If you're an adult who can find a dozen reasons you can't spend time with children in our community, I wish you'd been around Tuesday evening when some adults found out just how important it is to spend time with a child.
Tim Jackson said he was as proud as a father to hear Lester Dempsey, 14, talk about Jackson's impact on his life during the "Mentor Appreciation Night" sponsored by the Lexington Police Activities League's Mentor program.
"That is the reward for doing this," said Jackson, a mentor. "You are making a difference in these children's lives. It shows that the program works."
One by one, girls and boys stood before men and women with busy lives who had made time to interact with them one hour each week. And those children said what a difference that hour had made in their lives.
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"I think it is great," said Catherine Burnett, whose daughter, Essence Godfrey, 13, is a program participant. "She tells her mentor stuff that she doesn't want to talk to me about."
Burnett said Essence has role models in her life, but the teen years present a unique set of problems for parents. Having a mentor gives Essence the big sister she never had, Burnett said.
January is National Mentoring Month, a time for local organizations to once again ask adults to spend a little time with the children in their communities. Since the month was designated in 2002, presidents and prominent national figures have urged more people to volunteer to help change lives.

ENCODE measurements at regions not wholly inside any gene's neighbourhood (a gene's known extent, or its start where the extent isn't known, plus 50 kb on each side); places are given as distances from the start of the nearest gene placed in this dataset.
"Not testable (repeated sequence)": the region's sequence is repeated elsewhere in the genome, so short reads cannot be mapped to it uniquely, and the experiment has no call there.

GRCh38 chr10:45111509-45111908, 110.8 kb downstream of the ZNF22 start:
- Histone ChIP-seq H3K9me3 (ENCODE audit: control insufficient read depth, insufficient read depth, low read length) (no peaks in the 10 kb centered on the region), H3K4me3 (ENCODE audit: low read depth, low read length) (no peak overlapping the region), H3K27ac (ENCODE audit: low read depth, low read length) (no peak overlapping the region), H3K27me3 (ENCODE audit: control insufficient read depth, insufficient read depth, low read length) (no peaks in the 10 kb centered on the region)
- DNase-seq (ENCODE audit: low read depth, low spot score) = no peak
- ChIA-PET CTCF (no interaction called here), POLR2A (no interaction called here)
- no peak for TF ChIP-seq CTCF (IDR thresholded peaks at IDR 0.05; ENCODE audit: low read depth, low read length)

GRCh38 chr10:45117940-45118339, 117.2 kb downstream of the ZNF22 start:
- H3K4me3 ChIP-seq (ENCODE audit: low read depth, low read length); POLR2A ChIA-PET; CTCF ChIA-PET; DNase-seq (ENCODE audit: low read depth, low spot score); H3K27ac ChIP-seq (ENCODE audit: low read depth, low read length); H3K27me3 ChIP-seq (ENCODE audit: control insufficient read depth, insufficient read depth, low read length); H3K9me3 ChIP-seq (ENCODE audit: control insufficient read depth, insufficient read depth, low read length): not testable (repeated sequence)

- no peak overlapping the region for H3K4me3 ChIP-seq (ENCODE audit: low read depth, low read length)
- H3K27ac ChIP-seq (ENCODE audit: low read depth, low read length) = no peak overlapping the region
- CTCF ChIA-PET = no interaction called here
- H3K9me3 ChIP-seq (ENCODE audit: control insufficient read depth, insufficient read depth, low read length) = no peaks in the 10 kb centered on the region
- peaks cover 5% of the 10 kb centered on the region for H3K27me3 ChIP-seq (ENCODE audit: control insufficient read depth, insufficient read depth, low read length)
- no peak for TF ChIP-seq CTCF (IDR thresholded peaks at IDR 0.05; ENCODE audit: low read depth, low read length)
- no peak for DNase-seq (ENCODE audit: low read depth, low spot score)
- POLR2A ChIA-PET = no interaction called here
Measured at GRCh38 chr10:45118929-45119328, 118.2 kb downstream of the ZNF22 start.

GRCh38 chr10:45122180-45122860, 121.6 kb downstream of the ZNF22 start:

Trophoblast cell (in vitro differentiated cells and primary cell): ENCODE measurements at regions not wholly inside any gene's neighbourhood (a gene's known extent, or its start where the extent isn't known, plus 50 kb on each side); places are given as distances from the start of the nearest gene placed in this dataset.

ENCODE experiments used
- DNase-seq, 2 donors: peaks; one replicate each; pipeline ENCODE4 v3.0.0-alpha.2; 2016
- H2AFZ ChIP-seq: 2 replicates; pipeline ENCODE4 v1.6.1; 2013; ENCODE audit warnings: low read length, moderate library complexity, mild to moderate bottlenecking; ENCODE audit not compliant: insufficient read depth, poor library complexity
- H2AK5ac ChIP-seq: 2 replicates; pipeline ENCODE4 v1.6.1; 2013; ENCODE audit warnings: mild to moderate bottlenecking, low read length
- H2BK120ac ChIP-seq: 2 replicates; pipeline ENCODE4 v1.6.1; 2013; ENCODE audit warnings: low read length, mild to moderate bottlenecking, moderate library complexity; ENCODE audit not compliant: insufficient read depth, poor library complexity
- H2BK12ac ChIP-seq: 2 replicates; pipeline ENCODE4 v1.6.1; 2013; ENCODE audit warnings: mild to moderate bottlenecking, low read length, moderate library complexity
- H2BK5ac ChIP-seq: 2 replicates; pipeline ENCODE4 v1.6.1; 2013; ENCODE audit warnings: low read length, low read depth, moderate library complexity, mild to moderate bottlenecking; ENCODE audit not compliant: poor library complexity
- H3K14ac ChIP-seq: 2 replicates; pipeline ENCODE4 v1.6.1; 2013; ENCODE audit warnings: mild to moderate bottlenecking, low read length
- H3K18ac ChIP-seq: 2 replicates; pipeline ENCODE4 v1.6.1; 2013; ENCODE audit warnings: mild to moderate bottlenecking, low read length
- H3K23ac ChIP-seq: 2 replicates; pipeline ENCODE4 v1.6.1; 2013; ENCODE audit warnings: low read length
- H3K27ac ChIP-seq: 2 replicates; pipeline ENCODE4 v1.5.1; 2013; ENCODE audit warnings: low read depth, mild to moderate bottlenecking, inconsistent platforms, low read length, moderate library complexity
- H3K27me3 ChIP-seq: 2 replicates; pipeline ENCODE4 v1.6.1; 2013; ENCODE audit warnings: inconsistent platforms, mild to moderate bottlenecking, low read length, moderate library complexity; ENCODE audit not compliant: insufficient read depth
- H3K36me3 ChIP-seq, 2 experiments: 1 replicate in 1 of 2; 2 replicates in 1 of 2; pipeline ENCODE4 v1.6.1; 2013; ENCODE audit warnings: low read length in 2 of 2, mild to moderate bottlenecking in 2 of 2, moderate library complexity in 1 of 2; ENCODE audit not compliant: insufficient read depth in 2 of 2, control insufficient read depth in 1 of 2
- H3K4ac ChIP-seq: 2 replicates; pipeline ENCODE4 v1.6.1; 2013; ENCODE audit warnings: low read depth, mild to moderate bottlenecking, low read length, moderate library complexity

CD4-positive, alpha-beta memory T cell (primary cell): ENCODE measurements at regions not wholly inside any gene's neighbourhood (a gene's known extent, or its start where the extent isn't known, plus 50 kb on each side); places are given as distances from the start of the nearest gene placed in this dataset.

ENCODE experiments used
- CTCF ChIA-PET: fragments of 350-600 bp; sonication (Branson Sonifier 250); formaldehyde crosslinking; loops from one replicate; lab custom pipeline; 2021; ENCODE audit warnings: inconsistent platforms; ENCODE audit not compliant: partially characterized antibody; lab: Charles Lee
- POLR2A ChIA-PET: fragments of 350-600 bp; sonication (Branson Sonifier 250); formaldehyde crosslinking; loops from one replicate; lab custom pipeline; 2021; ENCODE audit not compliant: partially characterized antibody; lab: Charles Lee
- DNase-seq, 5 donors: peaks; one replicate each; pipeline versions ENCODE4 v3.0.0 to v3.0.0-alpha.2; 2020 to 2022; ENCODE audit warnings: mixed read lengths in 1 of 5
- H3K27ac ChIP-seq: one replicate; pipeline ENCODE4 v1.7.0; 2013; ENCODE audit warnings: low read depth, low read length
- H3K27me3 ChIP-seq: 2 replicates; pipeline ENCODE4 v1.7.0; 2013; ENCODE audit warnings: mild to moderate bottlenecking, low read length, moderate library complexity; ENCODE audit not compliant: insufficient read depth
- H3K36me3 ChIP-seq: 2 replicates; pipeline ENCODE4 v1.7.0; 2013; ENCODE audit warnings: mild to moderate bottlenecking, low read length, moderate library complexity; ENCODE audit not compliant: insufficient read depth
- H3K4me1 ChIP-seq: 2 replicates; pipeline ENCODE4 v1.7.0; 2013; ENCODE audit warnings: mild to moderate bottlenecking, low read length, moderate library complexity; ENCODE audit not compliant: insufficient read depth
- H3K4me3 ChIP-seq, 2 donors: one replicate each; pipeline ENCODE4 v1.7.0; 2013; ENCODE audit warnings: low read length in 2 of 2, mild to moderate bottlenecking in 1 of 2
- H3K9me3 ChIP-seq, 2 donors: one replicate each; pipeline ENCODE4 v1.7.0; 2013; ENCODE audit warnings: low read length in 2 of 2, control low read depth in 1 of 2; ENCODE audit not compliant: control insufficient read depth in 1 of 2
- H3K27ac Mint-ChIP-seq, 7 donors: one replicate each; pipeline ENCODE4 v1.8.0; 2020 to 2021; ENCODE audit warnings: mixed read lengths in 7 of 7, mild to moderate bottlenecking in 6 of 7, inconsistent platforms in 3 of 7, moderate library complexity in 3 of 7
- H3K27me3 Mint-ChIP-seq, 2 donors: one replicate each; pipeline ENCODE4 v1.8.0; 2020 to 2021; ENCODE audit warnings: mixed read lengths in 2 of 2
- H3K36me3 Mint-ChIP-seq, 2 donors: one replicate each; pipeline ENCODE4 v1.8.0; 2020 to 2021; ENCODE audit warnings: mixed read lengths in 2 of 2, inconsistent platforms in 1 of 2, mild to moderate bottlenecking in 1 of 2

Debora Lawson, coordinator for the PAL mentoring program, which began pairing children ages 9 to 14 with willing adults in August, said each adult must undergo a background check and training before being paired with a child of the same gender.
Once paired, they meet for one hour Monday, Tuesday or Thursday at the Andrew Center at Consolidated Baptist Church. Of the 19 matches, she said, only one did not work out and had to be dissolved.
The mentor and the mentored are not permitted to meet outside the church, she said, for the protection of both. They can, however, meet for lunch at the child's school.
Despite meeting at a church, the mentors are not allowed to force any religious doctrine on the children, but they can offer positive counseling, Lawson said.
The program is funded by the National PAL Recovery Act Mentoring Grant, which is implemented nationwide by the Justice Department's Office of Juvenile Justice and Delinquency Prevention.
There are five children on the waiting list, with four adults about to be trained, Lawson said.
Mentors don't have to be perfect, Jackson said.
"You have to care about kids and be open with them," he said. "I'm not perfect and I've shared that with Lester. They recognize realism and they recognize when you are putting on a front. Lester and I broke down those barriers early in our relationship."
Jackson said Lester wants be a football player. He has improved his grades and the two of them work out in the church's weight room.
"He has helped me because I need to work out," Jackson said, laughing. "It's a two-way street."
Jackson, who is the father of four, said his father passed away when he was 4 years old. He was helped by a mentor through the Big Brothers Big Sisters of the Bluegrass Inc., he said.
"It is difficult to find the time, but when it is important you will make the time," he said. "And this is important to me."
If you would like to be a PAL mentor or have a child who needs a mentor, contact Lawson at (859) 433-8440 or (859) 621-8064.